This work was funded by a Marie Curie Fellowship awarded to R. Seidl under the European Community's Seventh Framework Program (grant agreement 237085).
Forest ecology -- Oregon -- Simulation methods, Ecosystem management, Forest ecology -- Computational studies
Forest ecosystem dynamics emerges from nonlinear interactions between adaptive biotic agents (i.e., individual trees) and their relationship with a spatially and temporally heterogeneous abiotic environment. Understanding and predicting the dynamics resulting from these complex interactions is crucial for the sustainable stewardship of ecosystems, particularly in the context of rapidly changing environmental conditions. Here we present iLand (the individual-based forest landscape and disturbance model), a novel approach to simulating forest dynamics as an emergent property of environmental drivers, ecosystem processes and dynamic interactions across scales. Our specific objectives were (i) to describe the model, in particular its novel approach to simulate spatially explicit individual-tree competition for resources over large scales within a process-based framework of physiological resource use, and (ii) to present a suite of evaluation experiments assessing iLands ability to simulate tree growth and mortality for a wide range of forest ecosystems. Adopting an approach rooted in ecological field theory, iLand calculates a continuous field of light availability over the landscape, with every tree represented by a mechanistically derived, size- and species-dependent pattern of light interference. Within a hierarchical multi-scale framework productivity is derived at stand-level by means of a light-use efficiency approach, and downscaled to individuals via local light availability. Allocation (based on allometric ratios) and mortality (resulting from carbon starvation) are modeled at the individual-tree level, accounting for adaptive behavior of trees in response to their environment. To evaluate the model we conducted simulations over the extended environmental gradient of a longitudinal transect in Oregon, USA, and successfully compared results against independently observed productivity estimates (63.4% of variation explained) and mortality patterns in even-aged stands. This transect experiment was furthermore replicated for a different set of species and ecosystems in the Austrian Alps, documenting the robustness and generality of our approach. Model performance was also successfully evaluated for structurally and compositionally complex old-growth forests in the western Cascades of Oregon. Finally, the ability of our approach to address forest ecosystem dynamics at landscape scales was demonstrated by a computational scaling experiment. In simulating the emergence of ecosystem patterns and dynamics as a result of complex process interactions across scales our approach has the potential to contribute crucial capacities to understanding and fostering forest ecosystem resilience under changing climatic conditions.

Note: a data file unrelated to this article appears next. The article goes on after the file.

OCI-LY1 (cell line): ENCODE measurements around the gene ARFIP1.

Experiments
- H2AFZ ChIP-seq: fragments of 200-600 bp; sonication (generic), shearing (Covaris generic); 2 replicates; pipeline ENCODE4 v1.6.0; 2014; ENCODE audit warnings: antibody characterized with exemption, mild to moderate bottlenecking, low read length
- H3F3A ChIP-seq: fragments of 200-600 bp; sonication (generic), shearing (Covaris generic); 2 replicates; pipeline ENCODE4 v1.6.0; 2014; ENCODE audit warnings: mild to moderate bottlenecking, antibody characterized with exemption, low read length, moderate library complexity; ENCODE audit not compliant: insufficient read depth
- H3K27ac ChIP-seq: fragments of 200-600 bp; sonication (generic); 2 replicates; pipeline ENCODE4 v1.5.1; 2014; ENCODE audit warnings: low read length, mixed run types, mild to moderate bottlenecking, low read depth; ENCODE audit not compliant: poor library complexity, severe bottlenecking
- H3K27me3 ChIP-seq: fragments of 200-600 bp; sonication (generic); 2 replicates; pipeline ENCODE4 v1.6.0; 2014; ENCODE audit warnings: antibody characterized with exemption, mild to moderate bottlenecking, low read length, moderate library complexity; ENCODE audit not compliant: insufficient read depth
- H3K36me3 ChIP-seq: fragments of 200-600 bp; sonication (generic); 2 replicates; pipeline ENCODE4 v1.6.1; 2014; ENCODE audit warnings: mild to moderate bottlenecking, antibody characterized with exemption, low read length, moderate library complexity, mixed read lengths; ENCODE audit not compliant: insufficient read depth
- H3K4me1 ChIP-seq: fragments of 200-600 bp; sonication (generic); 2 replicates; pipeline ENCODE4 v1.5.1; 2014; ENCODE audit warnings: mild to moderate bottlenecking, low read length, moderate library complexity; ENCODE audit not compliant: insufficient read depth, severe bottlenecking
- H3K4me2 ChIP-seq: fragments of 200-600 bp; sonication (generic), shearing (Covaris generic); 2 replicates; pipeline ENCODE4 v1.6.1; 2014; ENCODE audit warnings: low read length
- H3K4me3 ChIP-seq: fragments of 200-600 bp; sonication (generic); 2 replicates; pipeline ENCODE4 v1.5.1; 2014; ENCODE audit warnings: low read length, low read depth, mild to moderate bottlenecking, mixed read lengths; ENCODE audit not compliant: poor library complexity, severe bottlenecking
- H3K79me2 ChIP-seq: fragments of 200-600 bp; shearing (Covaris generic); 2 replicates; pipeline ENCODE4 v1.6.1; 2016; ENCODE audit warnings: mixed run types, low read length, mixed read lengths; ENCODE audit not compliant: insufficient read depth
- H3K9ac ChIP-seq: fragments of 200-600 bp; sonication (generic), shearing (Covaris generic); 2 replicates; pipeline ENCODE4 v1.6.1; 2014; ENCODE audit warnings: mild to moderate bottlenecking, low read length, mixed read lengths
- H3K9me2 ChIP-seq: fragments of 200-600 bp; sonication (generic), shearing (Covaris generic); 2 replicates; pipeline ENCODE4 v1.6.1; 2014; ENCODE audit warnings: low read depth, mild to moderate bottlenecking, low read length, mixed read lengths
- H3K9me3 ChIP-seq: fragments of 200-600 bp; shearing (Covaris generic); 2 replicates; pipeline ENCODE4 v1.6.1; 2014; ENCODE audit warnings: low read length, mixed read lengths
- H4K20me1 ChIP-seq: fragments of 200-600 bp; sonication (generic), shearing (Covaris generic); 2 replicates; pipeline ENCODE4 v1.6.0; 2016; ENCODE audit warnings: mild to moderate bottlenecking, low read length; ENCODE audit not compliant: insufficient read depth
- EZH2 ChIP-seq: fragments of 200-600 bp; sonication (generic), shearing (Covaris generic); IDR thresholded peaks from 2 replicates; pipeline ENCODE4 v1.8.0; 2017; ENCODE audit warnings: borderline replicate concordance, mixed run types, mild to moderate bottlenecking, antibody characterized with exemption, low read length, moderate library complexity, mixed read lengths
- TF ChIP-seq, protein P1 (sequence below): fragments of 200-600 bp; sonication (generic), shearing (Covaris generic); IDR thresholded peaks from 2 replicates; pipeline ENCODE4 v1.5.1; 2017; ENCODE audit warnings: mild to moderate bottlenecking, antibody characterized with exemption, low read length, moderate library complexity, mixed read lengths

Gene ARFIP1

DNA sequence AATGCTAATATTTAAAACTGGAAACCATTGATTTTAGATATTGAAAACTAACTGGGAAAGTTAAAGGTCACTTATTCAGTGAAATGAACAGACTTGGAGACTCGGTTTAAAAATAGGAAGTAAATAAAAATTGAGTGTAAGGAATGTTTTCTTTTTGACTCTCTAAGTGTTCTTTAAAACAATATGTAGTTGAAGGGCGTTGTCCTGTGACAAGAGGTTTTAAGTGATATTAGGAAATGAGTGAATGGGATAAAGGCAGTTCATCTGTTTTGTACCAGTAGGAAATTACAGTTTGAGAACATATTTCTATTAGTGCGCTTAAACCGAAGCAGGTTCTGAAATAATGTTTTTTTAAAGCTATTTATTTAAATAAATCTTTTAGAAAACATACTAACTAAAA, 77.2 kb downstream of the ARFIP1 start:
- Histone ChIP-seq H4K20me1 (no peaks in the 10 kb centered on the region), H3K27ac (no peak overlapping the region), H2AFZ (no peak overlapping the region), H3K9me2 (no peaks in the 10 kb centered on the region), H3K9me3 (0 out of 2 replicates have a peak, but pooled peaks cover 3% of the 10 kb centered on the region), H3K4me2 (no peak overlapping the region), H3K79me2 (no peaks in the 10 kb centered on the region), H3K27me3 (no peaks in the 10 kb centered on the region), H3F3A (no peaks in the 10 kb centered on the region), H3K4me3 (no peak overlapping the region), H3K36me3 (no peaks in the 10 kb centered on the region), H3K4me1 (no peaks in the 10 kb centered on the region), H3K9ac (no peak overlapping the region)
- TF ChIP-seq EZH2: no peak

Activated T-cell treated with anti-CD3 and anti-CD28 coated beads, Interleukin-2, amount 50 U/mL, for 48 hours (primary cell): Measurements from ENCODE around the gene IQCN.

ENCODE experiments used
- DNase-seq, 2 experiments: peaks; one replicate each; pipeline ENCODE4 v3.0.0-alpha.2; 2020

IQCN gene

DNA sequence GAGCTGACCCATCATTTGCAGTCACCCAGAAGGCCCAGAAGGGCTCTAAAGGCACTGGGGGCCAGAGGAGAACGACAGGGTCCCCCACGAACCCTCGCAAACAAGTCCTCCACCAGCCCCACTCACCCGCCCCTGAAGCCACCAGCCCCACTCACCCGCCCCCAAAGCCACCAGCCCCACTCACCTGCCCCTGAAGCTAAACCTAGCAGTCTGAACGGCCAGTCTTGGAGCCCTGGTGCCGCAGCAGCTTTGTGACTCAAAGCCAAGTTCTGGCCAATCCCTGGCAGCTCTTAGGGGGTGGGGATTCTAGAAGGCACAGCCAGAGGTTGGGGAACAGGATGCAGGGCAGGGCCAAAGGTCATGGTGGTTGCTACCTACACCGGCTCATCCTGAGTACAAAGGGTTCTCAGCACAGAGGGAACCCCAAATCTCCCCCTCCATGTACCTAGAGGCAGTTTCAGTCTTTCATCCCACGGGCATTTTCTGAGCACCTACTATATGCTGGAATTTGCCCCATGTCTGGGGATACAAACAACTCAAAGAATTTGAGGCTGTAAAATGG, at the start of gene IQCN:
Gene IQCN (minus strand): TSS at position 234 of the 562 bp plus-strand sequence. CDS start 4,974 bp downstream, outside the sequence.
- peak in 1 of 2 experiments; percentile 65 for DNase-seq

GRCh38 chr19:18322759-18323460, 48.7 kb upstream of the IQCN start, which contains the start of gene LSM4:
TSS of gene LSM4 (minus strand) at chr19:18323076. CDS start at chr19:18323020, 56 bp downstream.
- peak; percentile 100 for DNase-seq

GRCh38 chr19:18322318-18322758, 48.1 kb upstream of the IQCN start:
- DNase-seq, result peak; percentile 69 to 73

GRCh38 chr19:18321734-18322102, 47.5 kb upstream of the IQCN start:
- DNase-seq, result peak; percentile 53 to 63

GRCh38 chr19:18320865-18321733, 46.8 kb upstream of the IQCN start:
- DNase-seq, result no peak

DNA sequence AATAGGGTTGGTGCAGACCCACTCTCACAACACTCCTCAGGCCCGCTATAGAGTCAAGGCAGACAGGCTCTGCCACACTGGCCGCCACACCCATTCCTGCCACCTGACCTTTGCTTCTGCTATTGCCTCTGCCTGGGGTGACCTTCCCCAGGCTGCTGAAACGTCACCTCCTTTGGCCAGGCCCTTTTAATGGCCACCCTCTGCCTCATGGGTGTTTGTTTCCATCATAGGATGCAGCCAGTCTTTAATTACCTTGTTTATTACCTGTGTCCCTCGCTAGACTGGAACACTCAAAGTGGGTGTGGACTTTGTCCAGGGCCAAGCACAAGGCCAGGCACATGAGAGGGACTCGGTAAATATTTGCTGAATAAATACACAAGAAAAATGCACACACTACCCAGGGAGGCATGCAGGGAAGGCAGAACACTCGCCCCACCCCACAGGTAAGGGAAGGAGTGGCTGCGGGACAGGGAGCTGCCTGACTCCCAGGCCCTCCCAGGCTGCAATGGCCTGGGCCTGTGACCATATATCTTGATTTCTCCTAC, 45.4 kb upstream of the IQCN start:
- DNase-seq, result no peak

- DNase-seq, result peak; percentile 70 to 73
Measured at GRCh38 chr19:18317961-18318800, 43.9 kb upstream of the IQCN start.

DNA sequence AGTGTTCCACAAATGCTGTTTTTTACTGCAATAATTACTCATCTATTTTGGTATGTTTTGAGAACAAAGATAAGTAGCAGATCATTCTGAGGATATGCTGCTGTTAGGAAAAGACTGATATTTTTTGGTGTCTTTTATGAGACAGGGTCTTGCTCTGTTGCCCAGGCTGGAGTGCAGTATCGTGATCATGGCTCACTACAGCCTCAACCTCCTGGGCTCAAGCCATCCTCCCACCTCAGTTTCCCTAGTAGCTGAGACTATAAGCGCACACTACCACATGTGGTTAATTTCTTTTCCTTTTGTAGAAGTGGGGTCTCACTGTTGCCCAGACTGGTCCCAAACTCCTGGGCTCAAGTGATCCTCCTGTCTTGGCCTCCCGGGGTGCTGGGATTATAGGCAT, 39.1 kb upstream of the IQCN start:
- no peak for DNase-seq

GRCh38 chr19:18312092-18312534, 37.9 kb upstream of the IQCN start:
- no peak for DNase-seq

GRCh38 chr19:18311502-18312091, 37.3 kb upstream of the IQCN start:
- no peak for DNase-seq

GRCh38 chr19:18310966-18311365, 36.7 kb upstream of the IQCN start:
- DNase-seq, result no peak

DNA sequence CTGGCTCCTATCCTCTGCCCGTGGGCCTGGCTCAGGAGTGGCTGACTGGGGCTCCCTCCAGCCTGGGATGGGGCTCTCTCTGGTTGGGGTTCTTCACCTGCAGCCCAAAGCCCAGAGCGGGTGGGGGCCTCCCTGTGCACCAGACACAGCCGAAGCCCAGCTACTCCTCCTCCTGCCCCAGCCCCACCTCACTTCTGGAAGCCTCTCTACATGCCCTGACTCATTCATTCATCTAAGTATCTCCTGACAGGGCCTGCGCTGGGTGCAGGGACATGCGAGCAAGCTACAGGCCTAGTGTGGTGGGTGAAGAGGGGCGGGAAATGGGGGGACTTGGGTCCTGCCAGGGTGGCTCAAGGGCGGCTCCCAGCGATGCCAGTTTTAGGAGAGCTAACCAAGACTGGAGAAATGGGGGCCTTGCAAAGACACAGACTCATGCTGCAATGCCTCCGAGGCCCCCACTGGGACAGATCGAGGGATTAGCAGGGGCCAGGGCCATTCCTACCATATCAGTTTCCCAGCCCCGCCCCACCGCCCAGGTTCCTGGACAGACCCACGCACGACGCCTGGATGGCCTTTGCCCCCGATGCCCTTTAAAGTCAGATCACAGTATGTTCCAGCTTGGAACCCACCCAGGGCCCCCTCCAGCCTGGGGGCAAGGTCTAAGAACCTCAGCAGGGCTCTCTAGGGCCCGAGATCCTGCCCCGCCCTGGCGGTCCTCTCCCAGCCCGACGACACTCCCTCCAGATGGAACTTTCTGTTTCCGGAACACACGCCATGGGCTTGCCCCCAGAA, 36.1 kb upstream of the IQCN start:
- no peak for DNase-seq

Seidl, Rupert, Werner Rammer, Robert M. Scheller, and Thomas A. Spies. "An individual-based process model to simulate landscape-scale forest ecosystem dynamics." Ecological Modelling 231 (2012): 87-100.